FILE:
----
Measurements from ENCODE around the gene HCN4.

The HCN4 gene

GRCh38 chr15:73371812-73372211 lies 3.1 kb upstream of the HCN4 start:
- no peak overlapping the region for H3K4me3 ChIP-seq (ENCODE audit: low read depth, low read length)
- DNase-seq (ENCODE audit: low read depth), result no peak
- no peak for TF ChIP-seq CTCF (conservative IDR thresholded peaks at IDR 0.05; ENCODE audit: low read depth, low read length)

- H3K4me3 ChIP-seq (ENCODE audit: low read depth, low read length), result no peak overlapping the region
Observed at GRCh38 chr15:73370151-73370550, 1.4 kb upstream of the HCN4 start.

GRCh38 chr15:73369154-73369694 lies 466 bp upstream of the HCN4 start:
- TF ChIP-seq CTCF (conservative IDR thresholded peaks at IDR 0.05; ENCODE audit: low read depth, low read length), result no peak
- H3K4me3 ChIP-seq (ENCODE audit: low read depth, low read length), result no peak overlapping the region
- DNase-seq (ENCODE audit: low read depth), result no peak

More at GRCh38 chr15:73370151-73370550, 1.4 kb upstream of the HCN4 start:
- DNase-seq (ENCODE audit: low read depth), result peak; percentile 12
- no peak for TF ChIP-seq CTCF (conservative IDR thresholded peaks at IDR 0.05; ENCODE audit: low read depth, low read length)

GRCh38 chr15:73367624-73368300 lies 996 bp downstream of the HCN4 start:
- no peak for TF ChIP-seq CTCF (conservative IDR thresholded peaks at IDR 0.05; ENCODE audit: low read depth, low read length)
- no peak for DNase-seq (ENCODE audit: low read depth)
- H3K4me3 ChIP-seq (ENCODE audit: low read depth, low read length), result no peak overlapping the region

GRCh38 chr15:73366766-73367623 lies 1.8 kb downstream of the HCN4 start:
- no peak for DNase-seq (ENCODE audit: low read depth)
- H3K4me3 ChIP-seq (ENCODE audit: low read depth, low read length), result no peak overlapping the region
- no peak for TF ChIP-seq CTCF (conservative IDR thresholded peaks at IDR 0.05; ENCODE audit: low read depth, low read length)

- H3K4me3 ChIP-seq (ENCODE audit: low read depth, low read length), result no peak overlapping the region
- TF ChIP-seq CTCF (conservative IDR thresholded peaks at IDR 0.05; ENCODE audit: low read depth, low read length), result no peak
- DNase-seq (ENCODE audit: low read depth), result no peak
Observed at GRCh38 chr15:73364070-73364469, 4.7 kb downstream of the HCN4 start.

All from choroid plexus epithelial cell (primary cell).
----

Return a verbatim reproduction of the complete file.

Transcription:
Measurements from ENCODE around the gene HCN4.

The HCN4 gene

GRCh38 chr15:73371812-73372211 lies 3.1 kb upstream of the HCN4 start:
- no peak overlapping the region for H3K4me3 ChIP-seq (ENCODE audit: low read depth, low read length)
- DNase-seq (ENCODE audit: low read depth), result no peak
- no peak for TF ChIP-seq CTCF (conservative IDR thresholded peaks at IDR 0.05; ENCODE audit: low read depth, low read length)

- H3K4me3 ChIP-seq (ENCODE audit: low read depth, low read length), result no peak overlapping the region
Observed at GRCh38 chr15:73370151-73370550, 1.4 kb upstream of the HCN4 start.

GRCh38 chr15:73369154-73369694 lies 466 bp upstream of the HCN4 start:
- TF ChIP-seq CTCF (conservative IDR thresholded peaks at IDR 0.05; ENCODE audit: low read depth, low read length), result no peak
- H3K4me3 ChIP-seq (ENCODE audit: low read depth, low read length), result no peak overlapping the region
- DNase-seq (ENCODE audit: low read depth), result no peak

More at GRCh38 chr15:73370151-73370550, 1.4 kb upstream of the HCN4 start:
- DNase-seq (ENCODE audit: low read depth), result peak; percentile 12
- no peak for TF ChIP-seq CTCF (conservative IDR thresholded peaks at IDR 0.05; ENCODE audit: low read depth, low read length)

GRCh38 chr15:73367624-73368300 lies 996 bp downstream of the HCN4 start:
- no peak for TF ChIP-seq CTCF (conservative IDR thresholded peaks at IDR 0.05; ENCODE audit: low read depth, low read length)
- no peak for DNase-seq (ENCODE audit: low read depth)
- H3K4me3 ChIP-seq (ENCODE audit: low read depth, low read length), result no peak overlapping the region

GRCh38 chr15:73366766-73367623 lies 1.8 kb downstream of the HCN4 start:
- no peak for DNase-seq (ENCODE audit: low read depth)
- H3K4me3 ChIP-seq (ENCODE audit: low read depth, low read length), result no peak overlapping the region
- no peak for TF ChIP-seq CTCF (conservative IDR thresholded peaks at IDR 0.05; ENCODE audit: low read depth, low read length)

- H3K4me3 ChIP-seq (ENCODE audit: low read depth, low read length), result no peak overlapping the region
- TF ChIP-seq CTCF (conservative IDR thresholded peaks at IDR 0.05; ENCODE audit: low read depth, low read length), result no peak
- DNase-seq (ENCODE audit: low read depth), result no peak
Observed at GRCh38 chr15:73364070-73364469, 4.7 kb downstream of the HCN4 start.

All from choroid plexus epithelial cell (primary cell).